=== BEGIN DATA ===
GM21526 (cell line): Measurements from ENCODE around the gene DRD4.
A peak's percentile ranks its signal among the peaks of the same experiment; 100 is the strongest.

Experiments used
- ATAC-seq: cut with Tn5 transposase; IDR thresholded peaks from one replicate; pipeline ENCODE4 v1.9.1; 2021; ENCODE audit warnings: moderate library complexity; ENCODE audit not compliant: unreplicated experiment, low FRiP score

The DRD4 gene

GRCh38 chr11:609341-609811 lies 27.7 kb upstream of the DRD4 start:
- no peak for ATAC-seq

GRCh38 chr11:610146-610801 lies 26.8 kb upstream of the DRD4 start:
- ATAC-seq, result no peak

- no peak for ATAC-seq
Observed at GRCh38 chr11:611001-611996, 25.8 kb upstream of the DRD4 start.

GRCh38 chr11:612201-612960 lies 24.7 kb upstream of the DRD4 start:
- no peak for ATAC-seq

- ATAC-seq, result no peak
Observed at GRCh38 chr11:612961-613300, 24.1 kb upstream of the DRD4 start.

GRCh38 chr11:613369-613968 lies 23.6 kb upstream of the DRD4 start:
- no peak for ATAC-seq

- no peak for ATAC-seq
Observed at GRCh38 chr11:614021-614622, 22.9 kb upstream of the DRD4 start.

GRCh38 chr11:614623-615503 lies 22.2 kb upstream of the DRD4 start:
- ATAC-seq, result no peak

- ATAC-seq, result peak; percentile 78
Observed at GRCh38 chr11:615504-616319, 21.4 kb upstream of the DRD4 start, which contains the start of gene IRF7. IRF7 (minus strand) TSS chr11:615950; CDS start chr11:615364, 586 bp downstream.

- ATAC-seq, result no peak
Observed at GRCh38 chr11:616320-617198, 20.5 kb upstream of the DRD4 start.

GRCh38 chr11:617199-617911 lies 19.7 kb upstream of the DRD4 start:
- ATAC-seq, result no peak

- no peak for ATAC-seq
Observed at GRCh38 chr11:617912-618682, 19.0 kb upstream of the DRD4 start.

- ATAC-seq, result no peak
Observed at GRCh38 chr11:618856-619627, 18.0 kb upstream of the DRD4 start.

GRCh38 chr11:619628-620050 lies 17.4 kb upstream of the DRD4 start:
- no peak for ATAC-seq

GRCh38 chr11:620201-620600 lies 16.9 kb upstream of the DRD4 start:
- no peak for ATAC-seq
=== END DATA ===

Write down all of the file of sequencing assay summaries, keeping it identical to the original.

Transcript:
GM21526 (cell line): Measurements from ENCODE around the gene DRD4.
A peak's percentile ranks its signal among the peaks of the same experiment; 100 is the strongest.

Experiments used
- ATAC-seq: cut with Tn5 transposase; IDR thresholded peaks from one replicate; pipeline ENCODE4 v1.9.1; 2021; ENCODE audit warnings: moderate library complexity; ENCODE audit not compliant: unreplicated experiment, low FRiP score

The DRD4 gene

GRCh38 chr11:609341-609811 lies 27.7 kb upstream of the DRD4 start:
- no peak for ATAC-seq

GRCh38 chr11:610146-610801 lies 26.8 kb upstream of the DRD4 start:
- ATAC-seq, result no peak

- no peak for ATAC-seq
Observed at GRCh38 chr11:611001-611996, 25.8 kb upstream of the DRD4 start.

GRCh38 chr11:612201-612960 lies 24.7 kb upstream of the DRD4 start:
- no peak for ATAC-seq

- ATAC-seq, result no peak
Observed at GRCh38 chr11:612961-613300, 24.1 kb upstream of the DRD4 start.

GRCh38 chr11:613369-613968 lies 23.6 kb upstream of the DRD4 start:
- no peak for ATAC-seq

- no peak for ATAC-seq
Observed at GRCh38 chr11:614021-614622, 22.9 kb upstream of the DRD4 start.

GRCh38 chr11:614623-615503 lies 22.2 kb upstream of the DRD4 start:
- ATAC-seq, result no peak

- ATAC-seq, result peak; percentile 78
Observed at GRCh38 chr11:615504-616319, 21.4 kb upstream of the DRD4 start, which contains the start of gene IRF7. IRF7 (minus strand) TSS chr11:615950; CDS start chr11:615364, 586 bp downstream.

- ATAC-seq, result no peak
Observed at GRCh38 chr11:616320-617198, 20.5 kb upstream of the DRD4 start.

GRCh38 chr11:617199-617911 lies 19.7 kb upstream of the DRD4 start:
- ATAC-seq, result no peak

- no peak for ATAC-seq
Observed at GRCh38 chr11:617912-618682, 19.0 kb upstream of the DRD4 start.

- ATAC-seq, result no peak
Observed at GRCh38 chr11:618856-619627, 18.0 kb upstream of the DRD4 start.

GRCh38 chr11:619628-620050 lies 17.4 kb upstream of the DRD4 start:
- no peak for ATAC-seq

GRCh38 chr11:620201-620600 lies 16.9 kb upstream of the DRD4 start:
- no peak for ATAC-seq